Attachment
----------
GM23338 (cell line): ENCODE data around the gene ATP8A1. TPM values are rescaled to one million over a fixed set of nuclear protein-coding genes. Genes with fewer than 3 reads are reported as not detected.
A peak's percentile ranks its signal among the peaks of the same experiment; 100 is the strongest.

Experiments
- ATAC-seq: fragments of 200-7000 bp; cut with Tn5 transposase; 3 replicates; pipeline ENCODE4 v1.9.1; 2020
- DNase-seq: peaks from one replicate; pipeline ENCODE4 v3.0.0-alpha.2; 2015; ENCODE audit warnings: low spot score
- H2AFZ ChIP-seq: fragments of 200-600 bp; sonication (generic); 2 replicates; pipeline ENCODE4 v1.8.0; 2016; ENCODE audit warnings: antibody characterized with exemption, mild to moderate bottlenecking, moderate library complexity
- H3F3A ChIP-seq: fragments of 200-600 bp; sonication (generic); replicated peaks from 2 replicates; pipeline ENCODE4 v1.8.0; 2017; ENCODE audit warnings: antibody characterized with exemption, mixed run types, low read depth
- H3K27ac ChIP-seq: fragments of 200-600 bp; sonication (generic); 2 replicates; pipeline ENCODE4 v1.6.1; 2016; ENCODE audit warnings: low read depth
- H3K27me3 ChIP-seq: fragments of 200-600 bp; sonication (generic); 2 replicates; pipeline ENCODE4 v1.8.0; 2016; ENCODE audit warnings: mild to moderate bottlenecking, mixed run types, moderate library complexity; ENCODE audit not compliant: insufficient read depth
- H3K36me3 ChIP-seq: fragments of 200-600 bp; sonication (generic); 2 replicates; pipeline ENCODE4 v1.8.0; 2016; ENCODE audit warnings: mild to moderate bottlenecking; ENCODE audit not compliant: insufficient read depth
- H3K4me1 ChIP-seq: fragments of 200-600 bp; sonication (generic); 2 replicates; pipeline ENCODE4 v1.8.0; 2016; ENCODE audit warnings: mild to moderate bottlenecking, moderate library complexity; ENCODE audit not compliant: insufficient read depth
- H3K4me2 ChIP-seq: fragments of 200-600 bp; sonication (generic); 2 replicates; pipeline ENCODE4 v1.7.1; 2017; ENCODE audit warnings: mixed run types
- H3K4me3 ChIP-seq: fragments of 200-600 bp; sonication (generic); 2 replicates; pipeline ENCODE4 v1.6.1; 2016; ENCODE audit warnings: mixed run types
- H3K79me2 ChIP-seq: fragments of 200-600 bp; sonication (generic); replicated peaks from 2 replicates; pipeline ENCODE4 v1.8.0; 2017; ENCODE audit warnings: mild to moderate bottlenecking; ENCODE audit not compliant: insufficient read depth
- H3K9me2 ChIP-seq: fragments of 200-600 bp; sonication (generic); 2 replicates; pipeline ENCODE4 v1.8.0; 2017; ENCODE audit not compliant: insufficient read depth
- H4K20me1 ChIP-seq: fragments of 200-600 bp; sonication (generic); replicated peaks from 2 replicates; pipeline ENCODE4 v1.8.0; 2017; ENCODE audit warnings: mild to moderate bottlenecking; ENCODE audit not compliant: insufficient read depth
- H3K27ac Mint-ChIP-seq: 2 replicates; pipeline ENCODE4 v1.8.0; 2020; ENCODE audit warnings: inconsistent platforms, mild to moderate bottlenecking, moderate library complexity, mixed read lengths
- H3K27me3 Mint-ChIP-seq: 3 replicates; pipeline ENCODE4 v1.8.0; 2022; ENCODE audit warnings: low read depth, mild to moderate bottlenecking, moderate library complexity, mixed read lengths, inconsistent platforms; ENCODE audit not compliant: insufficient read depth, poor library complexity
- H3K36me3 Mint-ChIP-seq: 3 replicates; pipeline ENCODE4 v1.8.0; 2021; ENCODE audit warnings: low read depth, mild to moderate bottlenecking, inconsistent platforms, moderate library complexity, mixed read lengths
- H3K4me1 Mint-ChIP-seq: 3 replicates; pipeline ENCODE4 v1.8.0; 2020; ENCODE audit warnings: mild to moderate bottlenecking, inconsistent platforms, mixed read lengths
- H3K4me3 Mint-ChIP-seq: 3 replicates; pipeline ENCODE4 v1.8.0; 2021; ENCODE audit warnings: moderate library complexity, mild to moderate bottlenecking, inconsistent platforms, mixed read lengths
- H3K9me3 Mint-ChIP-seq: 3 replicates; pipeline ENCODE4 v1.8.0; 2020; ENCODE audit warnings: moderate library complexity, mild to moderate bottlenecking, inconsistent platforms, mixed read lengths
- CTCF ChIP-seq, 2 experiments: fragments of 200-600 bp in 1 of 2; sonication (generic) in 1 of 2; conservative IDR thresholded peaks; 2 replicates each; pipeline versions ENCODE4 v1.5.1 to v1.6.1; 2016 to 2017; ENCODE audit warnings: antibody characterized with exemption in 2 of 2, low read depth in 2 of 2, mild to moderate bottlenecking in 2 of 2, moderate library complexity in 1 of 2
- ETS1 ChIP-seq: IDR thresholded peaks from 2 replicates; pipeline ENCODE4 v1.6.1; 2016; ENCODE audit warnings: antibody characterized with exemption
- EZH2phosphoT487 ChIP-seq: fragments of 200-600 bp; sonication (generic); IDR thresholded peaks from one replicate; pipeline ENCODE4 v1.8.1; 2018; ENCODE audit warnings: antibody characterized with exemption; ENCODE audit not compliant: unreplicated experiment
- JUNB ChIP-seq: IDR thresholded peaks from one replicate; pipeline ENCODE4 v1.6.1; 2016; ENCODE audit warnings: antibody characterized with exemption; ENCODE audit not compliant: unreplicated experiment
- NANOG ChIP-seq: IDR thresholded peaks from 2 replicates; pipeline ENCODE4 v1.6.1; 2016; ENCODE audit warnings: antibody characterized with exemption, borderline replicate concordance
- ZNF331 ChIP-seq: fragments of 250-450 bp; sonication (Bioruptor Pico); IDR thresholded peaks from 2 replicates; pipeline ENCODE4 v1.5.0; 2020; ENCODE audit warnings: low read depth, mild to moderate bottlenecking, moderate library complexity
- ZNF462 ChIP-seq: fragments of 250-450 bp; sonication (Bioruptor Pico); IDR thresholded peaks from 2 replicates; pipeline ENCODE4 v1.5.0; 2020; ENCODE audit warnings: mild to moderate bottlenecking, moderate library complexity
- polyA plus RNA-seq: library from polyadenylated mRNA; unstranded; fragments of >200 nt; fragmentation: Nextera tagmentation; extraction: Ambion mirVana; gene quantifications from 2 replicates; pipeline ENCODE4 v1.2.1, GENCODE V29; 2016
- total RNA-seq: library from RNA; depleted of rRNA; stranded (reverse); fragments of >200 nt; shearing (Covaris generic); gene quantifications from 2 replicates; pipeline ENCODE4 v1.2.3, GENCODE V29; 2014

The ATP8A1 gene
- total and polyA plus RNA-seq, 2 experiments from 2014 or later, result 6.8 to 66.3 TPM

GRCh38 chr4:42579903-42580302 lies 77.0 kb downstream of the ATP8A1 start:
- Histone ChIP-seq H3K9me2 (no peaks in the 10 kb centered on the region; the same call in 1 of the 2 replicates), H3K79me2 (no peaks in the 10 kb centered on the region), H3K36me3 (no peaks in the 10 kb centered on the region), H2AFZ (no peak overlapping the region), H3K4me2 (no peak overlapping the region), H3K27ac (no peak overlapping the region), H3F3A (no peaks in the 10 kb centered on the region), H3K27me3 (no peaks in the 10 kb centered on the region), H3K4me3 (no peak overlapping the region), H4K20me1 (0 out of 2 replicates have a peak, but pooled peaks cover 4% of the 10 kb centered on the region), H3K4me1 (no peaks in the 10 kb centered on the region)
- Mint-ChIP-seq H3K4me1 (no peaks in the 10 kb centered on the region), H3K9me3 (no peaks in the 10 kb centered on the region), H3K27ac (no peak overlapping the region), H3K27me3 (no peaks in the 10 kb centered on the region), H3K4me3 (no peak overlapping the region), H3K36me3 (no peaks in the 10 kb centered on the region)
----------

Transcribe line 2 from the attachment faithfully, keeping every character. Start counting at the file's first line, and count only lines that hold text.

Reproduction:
A peak's percentile ranks its signal among the peaks of the same experiment; 100 is the strongest.